Another major benefit of a clustered index is that we don’t have to “include” any additional data in our index. All of the data for our row exists right beside our indexed columns. This is not necessarily true of other index types (see nonclustered indexes below).
Pretend our clustered index is like the white pages of a phone book (note to future SQL developers in 2030 who have no idea what a phonebook is: it’s something that stores the names, addresses, and landline phone numbers in your area. What’s a landline? Oh boy…)
The phone book stores every person’s name in alphabetical order, making it easy to look up certain individuals. Additionally, if we look someone up, we immediately have their address and phone number right their next to their name — no additional searching necessary!
This is a great feature of clustered indexes — if you ever need to retrieve many or all columns from your table, a clustered index will usually be efficient because once it finds the indexed value you are searching on, it doesn’t need to go anywhere else to get the remaining data from that row.
If a clustered index is like a phone book, a nonclustered index is like the index in the back of a chemistry text book. The chemistry text book has some natural order to it (“Chapter 1: Matter, Chapter 2: Elements, Chapter 3: Compounds, etc…”). However, this order doesn’t help us if we want to look up the location of something specific, like “noble gases”.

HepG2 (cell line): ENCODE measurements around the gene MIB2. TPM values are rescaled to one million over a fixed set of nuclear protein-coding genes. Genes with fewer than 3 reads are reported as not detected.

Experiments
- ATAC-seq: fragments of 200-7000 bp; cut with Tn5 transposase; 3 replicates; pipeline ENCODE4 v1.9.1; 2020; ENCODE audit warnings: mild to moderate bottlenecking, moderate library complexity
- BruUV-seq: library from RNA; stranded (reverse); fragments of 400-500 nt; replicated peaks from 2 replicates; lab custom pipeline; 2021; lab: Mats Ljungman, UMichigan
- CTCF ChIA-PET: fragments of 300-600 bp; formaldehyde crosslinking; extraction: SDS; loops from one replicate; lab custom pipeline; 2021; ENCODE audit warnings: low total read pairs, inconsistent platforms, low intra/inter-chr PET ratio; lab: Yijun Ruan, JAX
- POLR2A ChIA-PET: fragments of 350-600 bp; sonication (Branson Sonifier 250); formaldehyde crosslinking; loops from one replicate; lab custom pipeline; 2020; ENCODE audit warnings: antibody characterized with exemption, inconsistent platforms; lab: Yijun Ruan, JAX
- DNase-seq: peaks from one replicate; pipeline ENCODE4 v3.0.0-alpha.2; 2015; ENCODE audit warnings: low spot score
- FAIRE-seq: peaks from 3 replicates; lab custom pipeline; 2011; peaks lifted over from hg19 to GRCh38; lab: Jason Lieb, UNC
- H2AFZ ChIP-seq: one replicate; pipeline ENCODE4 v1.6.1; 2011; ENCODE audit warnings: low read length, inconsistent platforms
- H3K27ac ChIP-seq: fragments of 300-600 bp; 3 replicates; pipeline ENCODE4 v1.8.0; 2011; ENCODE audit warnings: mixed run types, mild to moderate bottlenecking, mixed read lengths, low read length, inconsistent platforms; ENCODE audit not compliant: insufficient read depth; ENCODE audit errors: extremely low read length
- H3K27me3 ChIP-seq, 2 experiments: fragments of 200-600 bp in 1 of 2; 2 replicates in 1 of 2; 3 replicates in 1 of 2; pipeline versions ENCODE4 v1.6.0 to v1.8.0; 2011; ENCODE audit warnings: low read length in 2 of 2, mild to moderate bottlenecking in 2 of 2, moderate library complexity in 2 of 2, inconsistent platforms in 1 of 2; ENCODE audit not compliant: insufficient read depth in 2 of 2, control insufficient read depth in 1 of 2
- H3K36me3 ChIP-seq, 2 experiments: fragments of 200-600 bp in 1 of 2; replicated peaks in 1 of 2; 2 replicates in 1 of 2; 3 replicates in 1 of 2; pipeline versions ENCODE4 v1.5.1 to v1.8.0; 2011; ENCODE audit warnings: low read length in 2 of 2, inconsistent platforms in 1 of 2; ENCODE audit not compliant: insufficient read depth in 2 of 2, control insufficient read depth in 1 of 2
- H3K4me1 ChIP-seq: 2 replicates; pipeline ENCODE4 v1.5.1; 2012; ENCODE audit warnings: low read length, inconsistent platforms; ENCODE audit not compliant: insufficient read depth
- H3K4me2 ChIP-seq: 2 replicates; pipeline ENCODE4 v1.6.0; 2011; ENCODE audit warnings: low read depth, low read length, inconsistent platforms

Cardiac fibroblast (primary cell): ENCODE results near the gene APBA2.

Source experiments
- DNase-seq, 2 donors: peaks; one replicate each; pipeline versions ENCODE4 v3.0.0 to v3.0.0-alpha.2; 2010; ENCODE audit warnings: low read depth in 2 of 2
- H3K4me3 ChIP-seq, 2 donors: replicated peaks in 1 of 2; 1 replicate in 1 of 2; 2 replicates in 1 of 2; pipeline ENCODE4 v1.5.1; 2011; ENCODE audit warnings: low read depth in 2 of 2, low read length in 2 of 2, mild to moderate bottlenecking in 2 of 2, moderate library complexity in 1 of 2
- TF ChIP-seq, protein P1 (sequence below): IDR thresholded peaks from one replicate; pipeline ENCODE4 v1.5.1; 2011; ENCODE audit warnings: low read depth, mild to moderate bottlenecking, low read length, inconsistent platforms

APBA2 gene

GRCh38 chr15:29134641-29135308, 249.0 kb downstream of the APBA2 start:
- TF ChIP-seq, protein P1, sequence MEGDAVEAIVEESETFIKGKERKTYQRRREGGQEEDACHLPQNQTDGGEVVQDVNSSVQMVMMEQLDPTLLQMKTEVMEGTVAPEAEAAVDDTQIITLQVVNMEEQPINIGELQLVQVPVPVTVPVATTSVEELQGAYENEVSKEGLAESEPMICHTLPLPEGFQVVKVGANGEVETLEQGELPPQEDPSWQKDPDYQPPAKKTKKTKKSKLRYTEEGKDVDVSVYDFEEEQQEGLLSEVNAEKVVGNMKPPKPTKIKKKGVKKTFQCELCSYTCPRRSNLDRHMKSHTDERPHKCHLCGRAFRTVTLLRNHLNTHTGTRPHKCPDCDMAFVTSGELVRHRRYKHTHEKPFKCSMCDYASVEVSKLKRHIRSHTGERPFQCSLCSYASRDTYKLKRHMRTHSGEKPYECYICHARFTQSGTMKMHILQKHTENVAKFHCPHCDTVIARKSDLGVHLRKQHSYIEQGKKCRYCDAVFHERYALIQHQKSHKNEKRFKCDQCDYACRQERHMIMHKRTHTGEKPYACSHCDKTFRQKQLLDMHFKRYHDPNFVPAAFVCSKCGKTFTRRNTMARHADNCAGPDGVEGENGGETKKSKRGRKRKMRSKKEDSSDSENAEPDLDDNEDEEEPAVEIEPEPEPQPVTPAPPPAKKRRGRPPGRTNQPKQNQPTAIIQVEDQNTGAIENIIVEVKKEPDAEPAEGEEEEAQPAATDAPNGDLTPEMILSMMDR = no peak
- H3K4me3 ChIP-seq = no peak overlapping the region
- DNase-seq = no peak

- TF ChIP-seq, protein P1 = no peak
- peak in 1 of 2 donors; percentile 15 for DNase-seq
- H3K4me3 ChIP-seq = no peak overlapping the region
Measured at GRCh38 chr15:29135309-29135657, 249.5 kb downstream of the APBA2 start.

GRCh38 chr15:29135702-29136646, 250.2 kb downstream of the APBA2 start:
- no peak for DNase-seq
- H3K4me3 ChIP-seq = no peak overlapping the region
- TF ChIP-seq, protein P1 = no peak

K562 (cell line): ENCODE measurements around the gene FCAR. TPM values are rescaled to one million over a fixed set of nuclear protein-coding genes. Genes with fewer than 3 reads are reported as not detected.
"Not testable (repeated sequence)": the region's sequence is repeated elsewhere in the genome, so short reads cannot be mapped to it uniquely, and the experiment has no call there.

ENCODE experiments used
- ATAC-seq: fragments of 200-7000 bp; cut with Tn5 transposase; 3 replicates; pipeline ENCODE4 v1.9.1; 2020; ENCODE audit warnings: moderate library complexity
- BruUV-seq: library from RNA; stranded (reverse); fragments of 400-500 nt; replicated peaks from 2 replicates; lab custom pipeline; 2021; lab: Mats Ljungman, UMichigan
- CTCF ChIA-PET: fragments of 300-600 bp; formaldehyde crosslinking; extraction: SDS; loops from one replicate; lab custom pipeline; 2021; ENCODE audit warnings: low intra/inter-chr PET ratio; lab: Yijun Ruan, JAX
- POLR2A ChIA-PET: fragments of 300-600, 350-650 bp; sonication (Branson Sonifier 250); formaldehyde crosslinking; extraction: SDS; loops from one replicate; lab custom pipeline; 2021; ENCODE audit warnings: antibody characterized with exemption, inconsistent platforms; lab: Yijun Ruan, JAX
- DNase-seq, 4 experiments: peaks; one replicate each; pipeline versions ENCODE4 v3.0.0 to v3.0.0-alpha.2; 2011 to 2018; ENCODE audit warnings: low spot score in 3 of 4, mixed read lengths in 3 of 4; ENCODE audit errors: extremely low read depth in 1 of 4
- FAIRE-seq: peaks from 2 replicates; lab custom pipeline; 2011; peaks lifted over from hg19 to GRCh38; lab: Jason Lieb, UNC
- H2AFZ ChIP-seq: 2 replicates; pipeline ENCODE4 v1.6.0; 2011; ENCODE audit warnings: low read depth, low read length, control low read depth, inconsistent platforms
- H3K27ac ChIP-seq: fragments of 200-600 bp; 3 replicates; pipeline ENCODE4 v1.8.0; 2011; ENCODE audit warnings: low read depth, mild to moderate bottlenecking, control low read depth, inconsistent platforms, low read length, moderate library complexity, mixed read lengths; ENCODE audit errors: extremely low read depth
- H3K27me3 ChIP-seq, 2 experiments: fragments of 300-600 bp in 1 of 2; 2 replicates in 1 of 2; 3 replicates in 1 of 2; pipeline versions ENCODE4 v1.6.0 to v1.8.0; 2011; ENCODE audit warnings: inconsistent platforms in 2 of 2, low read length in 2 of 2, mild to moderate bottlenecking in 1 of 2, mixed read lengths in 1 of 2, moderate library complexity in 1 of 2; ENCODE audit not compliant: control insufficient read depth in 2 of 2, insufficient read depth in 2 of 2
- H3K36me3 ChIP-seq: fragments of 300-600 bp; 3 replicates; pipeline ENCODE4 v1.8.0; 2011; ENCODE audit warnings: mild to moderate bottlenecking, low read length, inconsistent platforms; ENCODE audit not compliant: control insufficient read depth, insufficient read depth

So what do we do? We go to the index in the back of the textbook which lists all topics in alphabetical order, making it easy to find the listing for “noble gases” and the page number they are discussed on. Once we know the page number for noble gases from our index, we can flip to the correct page and get the data we need.
This book index represents our nonclustered index. A nonclustered index contains the ordered data for the columns specified in that index, with pointers (book page numbers) that tell us where to go to find the rest of the data from that row (flip to the right book page). That means unlike a clustered index where all data is always present, using a nonclustered index often is a two step process: find the value of interest in the index and then go look up the rest of that row’s data from where it actually exists on disk.
What are the benefits of a nonclustered index?
We can have as many nonclustered indexes on our tables as we want (well, we max out at 999). That’s great! Create an index for every column!